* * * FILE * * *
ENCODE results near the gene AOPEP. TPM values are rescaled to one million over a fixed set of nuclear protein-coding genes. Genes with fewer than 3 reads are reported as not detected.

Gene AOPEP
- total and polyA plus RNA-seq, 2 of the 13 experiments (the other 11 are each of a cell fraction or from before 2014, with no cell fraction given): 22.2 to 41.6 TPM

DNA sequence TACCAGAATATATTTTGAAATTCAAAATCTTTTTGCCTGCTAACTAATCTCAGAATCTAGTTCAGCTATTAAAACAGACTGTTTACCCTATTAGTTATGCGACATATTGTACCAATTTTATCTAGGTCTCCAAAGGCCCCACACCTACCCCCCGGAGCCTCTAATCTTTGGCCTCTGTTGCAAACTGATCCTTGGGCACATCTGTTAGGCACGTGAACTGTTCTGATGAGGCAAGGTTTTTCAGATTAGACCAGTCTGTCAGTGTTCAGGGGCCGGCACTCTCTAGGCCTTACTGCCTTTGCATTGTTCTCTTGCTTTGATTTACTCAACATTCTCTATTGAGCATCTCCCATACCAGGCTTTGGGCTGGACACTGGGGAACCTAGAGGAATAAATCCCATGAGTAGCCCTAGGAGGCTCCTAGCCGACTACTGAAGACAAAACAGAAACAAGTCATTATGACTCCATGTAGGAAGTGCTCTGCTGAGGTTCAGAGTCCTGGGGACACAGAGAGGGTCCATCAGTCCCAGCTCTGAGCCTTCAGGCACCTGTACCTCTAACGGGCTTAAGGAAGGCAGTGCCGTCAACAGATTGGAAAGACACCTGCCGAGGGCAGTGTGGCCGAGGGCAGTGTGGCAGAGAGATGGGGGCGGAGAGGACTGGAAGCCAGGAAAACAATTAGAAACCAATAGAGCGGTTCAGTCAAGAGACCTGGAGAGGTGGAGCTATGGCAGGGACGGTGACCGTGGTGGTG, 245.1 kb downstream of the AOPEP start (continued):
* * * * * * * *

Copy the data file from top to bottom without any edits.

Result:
ENCODE results near the gene AOPEP. TPM values are rescaled to one million over a fixed set of nuclear protein-coding genes. Genes with fewer than 3 reads are reported as not detected.

Gene AOPEP
- total and polyA plus RNA-seq, 2 of the 13 experiments (the other 11 are each of a cell fraction or from before 2014, with no cell fraction given): 22.2 to 41.6 TPM

DNA sequence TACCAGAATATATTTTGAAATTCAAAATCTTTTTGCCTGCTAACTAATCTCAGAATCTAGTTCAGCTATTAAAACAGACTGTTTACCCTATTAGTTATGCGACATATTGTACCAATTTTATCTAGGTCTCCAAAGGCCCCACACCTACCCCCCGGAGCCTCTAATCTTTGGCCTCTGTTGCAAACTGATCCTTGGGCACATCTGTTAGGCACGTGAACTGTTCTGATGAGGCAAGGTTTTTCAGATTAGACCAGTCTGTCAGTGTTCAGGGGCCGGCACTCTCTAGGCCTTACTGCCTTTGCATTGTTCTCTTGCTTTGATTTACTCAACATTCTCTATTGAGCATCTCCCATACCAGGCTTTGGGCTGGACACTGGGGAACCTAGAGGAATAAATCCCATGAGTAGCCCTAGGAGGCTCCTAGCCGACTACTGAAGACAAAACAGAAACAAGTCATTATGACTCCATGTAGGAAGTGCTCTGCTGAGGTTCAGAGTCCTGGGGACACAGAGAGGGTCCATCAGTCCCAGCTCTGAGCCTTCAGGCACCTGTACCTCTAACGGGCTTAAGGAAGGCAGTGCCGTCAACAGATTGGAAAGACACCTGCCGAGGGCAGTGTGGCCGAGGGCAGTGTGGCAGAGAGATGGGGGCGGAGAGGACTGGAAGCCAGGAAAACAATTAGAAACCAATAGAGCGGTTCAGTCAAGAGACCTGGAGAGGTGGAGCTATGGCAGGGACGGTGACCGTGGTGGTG, 245.1 kb downstream of the AOPEP start (continued):